His defensive training is not merely evasive, however. Each day, for at least one round, Clay lets his brother, Rahman Ali, the erstwhile Rudolph Valentino Clay, pound his belly with such force as to make one marvel that Cassius can tolerate it for three minutes. Dundee holds that the medicine ball is less effective than the human fist in toughening the belly muscles and, since Dundee once had five champions in his care at the same time, what Dundee holds is worth trying to grasp. "It took me months to do it," Dundee said, "but, thank God, I got him off the medicine ball." Patterson, though, sticks to the big ball.
All this training goes on in a curious setting, one that is a world away from the stark, austere and lonely camps that Patterson chooses for himself when he can. Clay works out in the Stardust Hotel's Continental Lounge, Patterson in the Thunderbird Hotel's Concert Theater. Both are nightclubs when in normal use, and the rings, speed bags, heavy bags and other equipment are set up on stages where chorus girls are wont to prance. The crowds who attend, and pay $1 for the privilege of watching each session, are not like the knowing ones who used to journey to Ehsan's or Greenwood Lake in the New York City area. They want entertainment. Clay supplies some, with quips and clowning, but also retains the services of the oldtime comedian, Stepin Fetchit, whose earlier days were palmier. Step's favorite assessment of himself: "You're looking at a man who made a million dollars in the movies and lost three million on the horses."
There are no paid comics in Patterson's entourage, nor does he appreciate those from the night clubs on The Strip who turn up at his workouts. He was disturbed in training one day by the appearance on his stage of such showfolk as Eddie Fisher, the singer, and Comedians Jackie Leonard and Don Rickles, all of whom are appearing in Las Vegas. Leonard was especially ebullient, in his customary style, and Patterson glowered as his concentration was disturbed by the fat comic. This was entirely out of line, in Patterson's estimation, with the requirements of the sacred rite of training. But Leonard is not easily quelled and, after a bit, Patterson was forced into a meager smile. Eventually he consented to pose for photographs while Fisher and Leonard pretended to box him.
The show-business complexion of the fight is unavoidable, since Hollywood is less than an hour's flight from Las Vegas and Las Vegas itself is clogged with stars. In the happy opinion of Harold Conrad, publicist for the match, it will be the "dressiest fight" since Georges Carpentier lured the society mob to Boyle's Thirty Acres for the French fighter's brief encounter with Jack Dempsey. Conrad has already received reservations from such as Frank Sinatra and his Rat Pack, and from Elizabeth Taylor and Richard Burton. The promoters expect Eddie Fisher will sing The Star-Spangled Banner, though some doubt has been cast on this by Clay, who would prefer a Negro singer named Roy Hamilton.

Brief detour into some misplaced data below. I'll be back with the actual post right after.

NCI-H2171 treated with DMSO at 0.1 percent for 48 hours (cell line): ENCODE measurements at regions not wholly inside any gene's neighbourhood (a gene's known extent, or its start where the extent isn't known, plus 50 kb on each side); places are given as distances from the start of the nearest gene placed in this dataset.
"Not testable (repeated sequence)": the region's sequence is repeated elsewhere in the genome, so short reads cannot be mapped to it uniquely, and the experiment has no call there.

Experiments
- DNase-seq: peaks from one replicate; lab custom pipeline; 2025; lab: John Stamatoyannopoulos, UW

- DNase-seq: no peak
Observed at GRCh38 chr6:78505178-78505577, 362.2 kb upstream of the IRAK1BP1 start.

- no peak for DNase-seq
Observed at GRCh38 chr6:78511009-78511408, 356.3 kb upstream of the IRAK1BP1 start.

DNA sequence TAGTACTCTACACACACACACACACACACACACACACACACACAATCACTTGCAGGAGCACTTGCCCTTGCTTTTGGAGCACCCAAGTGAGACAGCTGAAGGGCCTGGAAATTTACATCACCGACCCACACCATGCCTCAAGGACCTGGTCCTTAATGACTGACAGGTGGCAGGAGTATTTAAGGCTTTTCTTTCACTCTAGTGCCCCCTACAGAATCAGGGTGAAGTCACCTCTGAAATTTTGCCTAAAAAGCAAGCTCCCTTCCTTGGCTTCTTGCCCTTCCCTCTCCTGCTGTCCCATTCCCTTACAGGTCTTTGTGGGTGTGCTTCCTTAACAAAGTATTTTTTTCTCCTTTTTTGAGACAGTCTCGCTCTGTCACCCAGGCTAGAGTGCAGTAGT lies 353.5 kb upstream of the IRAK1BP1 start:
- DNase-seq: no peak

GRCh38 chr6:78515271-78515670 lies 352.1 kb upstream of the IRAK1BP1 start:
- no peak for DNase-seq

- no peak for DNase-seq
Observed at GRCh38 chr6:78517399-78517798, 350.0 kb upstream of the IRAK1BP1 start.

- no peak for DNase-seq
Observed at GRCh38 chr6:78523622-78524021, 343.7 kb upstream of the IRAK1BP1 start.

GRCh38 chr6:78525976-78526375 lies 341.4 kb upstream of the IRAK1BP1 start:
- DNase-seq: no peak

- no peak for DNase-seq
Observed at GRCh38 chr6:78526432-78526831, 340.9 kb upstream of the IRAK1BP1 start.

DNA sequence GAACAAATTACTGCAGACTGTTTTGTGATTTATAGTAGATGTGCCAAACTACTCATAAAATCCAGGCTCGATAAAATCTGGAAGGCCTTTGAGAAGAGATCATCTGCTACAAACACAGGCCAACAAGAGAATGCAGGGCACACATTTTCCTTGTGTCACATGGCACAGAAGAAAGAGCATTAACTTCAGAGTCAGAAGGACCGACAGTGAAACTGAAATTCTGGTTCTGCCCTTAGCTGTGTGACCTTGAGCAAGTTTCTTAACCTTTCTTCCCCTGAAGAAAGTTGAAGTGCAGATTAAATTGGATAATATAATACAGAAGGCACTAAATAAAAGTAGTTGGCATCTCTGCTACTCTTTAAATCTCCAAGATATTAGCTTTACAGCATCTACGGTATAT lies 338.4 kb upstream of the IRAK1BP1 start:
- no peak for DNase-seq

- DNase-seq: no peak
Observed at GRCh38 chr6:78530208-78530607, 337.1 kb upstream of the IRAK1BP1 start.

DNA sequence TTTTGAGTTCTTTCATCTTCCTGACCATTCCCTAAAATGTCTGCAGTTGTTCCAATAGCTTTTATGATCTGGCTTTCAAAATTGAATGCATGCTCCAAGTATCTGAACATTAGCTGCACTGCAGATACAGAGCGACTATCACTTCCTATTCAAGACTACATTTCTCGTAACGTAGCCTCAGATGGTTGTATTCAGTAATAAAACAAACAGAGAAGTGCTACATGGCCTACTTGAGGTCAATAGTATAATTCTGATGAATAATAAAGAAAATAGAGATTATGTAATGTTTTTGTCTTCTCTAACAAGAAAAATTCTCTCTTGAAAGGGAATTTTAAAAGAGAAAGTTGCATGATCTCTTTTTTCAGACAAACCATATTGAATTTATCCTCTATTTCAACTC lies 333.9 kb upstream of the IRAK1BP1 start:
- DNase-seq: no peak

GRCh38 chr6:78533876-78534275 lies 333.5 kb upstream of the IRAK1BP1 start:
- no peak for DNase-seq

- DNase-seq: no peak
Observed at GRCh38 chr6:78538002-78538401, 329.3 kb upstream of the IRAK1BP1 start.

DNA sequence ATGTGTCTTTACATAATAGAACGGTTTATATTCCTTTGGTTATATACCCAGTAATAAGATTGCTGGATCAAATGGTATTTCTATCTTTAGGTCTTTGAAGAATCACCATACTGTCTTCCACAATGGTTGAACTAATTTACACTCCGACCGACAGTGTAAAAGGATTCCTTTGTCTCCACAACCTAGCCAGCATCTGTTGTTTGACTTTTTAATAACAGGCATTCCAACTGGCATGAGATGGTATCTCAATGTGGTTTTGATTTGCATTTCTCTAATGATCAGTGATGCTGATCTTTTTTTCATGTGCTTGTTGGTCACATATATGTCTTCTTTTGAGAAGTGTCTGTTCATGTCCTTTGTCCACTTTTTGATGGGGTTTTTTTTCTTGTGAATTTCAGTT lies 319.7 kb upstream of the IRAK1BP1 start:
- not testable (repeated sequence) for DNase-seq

"You want Fisher because he's white," Cassius protested to SportsVision's harried Brooks. "Fisher has had all the breaks he needs, because he's white. You say Fisher is a bigger name than Hamilton? I say he isn't." The matter rested there, Clay having again made his point of racial discrimination, and preparations moved forward for Fisher to do the singing. Incidentally, Patterson's favorite singer and a constant member of his entourage is Mickey Allan, who is white. (It is awkward to bring up such matters, but they are part of the scene.)
On his first full day in Las Vegas, where he arrived with a fanfare of predictions that he would "punish" Patterson for the latter's statements about him and the Black Muslims in SPORTS ILLUSTRATED (Oct. 11), Clay and four members of his party made a point of visiting the city's Negro section. There he complimented himself on his gesture. "You ever heard of a champion coming out here to meet the people like this?" he demanded. "With those other champs you'd have to make an appointment and wear a tie to get to see them." He went to a Negro barbershop, where all five got haircuts and attracted a small crowd. "Come down in a group," he told them, "and I'll get you into my workouts free."
Perhaps because it will be seen in Europe on home television, though only on theater TV in the U.S., the fight has attracted an extraordinary number of applications for ringside seats from the foreign press. From Sweden, where Patterson is a national hero, there have been no fewer than 32 applications, and there have been 15 from British newspapers. There have even been three from Tokyo, which has hitherto not been noticeably interested in heavyweight prizefighting.